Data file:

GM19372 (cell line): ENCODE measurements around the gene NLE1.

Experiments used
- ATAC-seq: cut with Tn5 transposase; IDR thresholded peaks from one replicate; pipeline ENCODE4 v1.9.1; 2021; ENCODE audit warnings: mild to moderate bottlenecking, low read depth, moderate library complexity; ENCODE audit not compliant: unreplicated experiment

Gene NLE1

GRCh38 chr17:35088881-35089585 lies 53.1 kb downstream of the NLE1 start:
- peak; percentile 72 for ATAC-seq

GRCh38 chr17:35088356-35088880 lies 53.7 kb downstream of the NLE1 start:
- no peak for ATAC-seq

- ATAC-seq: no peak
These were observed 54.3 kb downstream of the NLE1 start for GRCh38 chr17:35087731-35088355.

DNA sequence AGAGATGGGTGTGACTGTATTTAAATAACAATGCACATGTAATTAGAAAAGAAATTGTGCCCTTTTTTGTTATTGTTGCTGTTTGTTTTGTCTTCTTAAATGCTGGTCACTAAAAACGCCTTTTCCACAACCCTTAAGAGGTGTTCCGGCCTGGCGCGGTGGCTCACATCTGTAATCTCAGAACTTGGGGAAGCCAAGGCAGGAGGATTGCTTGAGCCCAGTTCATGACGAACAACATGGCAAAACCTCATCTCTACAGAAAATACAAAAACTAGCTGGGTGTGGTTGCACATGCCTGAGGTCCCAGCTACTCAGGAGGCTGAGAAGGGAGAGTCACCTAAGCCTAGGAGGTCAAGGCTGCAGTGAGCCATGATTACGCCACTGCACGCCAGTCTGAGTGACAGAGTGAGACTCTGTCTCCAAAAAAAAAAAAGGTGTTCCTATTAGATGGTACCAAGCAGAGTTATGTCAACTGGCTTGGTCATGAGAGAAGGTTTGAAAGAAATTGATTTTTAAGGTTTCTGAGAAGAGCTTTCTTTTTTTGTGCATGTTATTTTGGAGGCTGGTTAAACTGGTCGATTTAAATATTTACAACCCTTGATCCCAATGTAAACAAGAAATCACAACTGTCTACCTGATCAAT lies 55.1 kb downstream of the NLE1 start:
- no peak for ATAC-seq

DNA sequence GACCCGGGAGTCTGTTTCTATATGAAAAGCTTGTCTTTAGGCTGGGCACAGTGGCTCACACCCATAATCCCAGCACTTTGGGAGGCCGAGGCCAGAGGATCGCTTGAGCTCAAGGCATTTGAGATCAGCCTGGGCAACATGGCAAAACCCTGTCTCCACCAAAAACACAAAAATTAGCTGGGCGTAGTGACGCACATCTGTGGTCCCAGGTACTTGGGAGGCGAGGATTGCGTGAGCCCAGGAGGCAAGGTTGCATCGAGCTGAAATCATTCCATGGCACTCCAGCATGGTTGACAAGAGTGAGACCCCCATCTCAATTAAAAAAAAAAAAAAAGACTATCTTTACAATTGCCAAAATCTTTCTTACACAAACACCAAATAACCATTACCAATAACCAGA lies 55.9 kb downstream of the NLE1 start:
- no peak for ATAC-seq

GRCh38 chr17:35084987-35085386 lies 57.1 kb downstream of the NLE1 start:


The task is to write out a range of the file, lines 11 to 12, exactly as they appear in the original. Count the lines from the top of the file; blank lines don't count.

DNA sequence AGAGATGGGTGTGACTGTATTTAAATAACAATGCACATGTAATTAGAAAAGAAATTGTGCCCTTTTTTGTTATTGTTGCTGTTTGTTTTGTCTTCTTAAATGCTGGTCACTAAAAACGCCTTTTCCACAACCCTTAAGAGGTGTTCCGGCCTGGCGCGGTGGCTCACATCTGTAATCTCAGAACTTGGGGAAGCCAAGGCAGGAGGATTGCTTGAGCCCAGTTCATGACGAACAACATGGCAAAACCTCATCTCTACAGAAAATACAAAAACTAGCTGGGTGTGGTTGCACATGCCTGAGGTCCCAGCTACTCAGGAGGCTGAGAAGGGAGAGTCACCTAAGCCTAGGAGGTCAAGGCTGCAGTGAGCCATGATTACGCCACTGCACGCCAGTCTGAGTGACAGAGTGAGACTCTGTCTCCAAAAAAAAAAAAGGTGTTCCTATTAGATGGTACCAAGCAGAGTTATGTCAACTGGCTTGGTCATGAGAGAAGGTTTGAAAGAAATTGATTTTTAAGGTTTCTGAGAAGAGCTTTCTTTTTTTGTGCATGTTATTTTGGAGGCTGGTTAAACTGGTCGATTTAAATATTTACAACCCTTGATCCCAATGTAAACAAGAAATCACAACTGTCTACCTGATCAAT lies 55.1 kb downstream of the NLE1 start:
- no peak for ATAC-seq